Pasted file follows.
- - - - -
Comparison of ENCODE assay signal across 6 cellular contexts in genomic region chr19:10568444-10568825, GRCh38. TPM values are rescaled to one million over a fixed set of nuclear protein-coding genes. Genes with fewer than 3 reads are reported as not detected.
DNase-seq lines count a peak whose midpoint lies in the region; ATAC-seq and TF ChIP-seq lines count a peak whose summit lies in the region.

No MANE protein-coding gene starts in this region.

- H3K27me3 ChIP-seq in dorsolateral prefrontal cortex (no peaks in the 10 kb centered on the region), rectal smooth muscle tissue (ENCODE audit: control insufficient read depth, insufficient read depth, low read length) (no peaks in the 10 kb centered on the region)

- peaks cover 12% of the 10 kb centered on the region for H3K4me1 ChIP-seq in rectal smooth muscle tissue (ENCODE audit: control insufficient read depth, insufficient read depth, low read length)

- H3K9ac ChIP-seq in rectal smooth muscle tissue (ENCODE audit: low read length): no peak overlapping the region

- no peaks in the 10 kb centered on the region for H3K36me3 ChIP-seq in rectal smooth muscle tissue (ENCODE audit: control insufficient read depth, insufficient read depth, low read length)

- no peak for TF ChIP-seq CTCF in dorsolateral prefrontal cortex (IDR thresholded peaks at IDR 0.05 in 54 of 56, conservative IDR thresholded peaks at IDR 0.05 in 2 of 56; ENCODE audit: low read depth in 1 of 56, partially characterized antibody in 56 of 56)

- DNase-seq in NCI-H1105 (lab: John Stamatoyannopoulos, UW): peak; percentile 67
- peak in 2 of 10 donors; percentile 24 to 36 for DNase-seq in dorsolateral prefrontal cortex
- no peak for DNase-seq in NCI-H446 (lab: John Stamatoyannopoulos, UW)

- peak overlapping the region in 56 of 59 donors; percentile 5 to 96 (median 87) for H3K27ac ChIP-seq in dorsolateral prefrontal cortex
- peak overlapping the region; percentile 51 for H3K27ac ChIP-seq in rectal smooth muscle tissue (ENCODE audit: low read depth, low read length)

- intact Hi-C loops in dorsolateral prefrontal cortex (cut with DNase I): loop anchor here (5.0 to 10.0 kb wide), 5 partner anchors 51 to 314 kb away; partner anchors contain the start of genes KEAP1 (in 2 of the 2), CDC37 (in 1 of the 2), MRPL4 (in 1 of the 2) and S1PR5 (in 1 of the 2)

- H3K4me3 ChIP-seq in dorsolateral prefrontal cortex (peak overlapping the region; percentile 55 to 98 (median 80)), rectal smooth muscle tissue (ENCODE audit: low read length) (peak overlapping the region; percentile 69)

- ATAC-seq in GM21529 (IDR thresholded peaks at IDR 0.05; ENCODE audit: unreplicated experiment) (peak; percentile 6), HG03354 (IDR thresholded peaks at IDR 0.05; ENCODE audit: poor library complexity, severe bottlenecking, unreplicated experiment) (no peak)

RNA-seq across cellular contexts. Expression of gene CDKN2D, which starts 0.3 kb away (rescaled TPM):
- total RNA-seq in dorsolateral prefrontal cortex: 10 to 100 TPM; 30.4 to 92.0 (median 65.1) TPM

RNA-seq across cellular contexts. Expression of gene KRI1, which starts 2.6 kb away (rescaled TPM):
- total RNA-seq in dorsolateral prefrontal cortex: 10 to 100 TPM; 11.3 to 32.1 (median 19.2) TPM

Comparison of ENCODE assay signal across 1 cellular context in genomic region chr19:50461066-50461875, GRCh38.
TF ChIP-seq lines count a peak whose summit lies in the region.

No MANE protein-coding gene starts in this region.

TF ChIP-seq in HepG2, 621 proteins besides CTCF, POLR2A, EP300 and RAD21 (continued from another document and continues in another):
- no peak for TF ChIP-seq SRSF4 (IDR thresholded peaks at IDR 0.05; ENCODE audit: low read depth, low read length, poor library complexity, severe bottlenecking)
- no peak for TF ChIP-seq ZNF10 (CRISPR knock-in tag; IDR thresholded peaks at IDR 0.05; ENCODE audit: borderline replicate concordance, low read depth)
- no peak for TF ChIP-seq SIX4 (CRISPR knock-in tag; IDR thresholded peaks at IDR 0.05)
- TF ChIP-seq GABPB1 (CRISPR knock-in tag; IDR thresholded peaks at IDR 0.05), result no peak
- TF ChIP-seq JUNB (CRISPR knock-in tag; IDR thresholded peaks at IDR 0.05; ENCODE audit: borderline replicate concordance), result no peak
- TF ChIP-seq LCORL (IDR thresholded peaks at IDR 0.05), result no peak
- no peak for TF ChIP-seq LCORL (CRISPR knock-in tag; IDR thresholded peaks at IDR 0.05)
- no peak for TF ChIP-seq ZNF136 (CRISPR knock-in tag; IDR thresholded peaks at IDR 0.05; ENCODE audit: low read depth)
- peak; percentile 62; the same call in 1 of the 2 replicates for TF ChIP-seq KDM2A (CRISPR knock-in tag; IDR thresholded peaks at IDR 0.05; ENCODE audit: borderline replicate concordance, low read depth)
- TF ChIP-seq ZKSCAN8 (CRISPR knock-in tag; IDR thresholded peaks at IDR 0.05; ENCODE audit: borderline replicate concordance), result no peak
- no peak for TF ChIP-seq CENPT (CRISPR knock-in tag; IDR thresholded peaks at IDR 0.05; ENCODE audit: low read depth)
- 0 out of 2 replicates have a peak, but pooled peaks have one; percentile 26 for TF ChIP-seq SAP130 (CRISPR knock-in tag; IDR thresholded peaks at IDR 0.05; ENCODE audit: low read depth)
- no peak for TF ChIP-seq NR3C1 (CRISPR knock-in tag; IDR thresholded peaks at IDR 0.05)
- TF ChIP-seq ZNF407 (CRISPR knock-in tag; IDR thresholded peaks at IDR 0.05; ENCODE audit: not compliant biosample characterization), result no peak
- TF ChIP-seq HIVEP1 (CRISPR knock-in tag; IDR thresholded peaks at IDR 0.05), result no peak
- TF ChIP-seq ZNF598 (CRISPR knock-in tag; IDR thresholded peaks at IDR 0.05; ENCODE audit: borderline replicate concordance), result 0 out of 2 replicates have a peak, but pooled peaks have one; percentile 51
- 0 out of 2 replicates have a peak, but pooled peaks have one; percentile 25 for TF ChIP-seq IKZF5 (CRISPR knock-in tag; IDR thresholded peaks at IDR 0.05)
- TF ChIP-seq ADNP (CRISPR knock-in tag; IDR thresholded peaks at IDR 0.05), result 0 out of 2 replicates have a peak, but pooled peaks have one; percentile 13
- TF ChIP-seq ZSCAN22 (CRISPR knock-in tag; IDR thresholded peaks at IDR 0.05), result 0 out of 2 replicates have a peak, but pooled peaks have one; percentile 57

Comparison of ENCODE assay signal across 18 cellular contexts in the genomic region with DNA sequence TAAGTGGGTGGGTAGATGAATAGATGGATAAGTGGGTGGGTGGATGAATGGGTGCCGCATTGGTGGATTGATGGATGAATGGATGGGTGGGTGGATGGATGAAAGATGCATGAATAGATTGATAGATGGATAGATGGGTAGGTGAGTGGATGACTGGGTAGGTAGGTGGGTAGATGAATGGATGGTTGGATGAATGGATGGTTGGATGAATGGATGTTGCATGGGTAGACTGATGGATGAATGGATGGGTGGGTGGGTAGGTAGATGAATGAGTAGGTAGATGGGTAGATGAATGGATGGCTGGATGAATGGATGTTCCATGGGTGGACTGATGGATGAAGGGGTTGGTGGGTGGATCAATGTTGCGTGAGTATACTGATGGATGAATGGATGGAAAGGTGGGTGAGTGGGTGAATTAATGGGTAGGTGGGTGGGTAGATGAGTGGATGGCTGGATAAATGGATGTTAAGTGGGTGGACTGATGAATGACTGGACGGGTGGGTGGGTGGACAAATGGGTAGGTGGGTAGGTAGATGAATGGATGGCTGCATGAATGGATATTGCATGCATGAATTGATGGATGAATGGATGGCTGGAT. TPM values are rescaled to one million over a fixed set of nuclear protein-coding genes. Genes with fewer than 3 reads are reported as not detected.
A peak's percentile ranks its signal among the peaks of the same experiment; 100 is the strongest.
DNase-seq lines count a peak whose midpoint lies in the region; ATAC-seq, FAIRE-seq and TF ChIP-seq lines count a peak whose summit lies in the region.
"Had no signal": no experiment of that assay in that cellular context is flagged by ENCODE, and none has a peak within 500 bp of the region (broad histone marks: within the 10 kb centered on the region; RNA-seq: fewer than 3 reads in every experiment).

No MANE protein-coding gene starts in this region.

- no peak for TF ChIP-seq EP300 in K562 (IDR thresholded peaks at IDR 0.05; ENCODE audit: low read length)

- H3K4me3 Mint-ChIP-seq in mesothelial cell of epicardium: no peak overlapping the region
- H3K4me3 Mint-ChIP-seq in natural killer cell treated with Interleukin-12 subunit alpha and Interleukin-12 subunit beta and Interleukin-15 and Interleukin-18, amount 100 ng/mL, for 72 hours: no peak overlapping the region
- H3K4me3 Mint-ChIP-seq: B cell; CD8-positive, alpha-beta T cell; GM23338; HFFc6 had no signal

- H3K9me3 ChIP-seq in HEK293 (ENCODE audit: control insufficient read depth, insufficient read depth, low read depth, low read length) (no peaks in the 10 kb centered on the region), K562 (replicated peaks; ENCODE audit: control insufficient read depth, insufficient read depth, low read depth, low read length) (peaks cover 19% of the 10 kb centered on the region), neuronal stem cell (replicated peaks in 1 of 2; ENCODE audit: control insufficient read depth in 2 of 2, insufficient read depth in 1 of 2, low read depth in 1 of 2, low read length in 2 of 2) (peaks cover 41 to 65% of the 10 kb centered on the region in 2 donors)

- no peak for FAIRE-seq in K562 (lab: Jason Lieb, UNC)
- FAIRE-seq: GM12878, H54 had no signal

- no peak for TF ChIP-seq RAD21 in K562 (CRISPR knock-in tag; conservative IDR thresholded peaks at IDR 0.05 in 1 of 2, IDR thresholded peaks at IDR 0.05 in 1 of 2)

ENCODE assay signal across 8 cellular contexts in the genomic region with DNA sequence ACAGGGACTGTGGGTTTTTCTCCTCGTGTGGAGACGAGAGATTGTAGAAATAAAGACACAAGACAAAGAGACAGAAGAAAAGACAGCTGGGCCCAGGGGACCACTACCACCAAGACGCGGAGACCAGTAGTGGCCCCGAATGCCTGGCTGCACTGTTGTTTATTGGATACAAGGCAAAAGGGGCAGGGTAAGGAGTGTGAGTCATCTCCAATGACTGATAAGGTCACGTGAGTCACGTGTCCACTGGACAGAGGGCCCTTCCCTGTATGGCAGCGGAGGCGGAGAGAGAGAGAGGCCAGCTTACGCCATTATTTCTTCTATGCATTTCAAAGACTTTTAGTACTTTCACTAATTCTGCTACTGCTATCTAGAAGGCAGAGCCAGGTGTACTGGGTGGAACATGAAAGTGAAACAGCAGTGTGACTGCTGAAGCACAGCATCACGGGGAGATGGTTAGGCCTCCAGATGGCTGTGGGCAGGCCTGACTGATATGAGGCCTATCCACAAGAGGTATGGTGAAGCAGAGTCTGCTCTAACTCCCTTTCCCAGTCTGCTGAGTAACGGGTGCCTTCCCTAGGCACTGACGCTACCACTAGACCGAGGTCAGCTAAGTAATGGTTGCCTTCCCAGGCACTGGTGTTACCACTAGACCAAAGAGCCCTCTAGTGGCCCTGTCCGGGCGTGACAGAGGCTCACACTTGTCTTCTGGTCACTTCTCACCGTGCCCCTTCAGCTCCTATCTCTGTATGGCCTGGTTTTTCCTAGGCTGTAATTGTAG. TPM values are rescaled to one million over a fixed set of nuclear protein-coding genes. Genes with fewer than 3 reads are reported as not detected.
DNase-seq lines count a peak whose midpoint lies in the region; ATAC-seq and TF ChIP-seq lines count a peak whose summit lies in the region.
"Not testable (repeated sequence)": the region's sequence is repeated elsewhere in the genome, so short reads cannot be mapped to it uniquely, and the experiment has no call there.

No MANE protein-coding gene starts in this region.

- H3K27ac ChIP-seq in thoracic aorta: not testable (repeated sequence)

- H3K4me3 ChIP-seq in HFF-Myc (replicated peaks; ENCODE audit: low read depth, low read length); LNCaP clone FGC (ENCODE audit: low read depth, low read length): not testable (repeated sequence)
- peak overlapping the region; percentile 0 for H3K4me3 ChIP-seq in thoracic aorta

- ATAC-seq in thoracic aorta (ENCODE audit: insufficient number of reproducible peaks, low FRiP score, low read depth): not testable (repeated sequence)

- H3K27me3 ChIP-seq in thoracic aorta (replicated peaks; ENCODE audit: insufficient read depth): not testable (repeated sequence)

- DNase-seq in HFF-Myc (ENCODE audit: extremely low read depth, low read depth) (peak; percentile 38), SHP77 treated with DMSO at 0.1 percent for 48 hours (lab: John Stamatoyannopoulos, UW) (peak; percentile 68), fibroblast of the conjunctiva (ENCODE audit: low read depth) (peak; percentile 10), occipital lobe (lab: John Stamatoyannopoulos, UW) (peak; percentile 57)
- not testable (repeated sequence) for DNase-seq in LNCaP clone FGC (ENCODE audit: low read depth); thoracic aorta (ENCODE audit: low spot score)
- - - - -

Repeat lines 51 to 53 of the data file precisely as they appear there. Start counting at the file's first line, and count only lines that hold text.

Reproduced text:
- H3K4me3 Mint-ChIP-seq in natural killer cell treated with Interleukin-12 subunit alpha and Interleukin-12 subunit beta and Interleukin-15 and Interleukin-18, amount 100 ng/mL, for 72 hours: no peak overlapping the region
- H3K4me3 Mint-ChIP-seq: B cell; CD8-positive, alpha-beta T cell; GM23338; HFFc6 had no signal

- H3K9me3 ChIP-seq in HEK293 (ENCODE audit: control insufficient read depth, insufficient read depth, low read depth, low read length) (no peaks in the 10 kb centered on the region), K562 (replicated peaks; ENCODE audit: control insufficient read depth, insufficient read depth, low read depth, low read length) (peaks cover 19% of the 10 kb centered on the region), neuronal stem cell (replicated peaks in 1 of 2; ENCODE audit: control insufficient read depth in 2 of 2, insufficient read depth in 1 of 2, low read depth in 1 of 2, low read length in 2 of 2) (peaks cover 41 to 65% of the 10 kb centered on the region in 2 donors)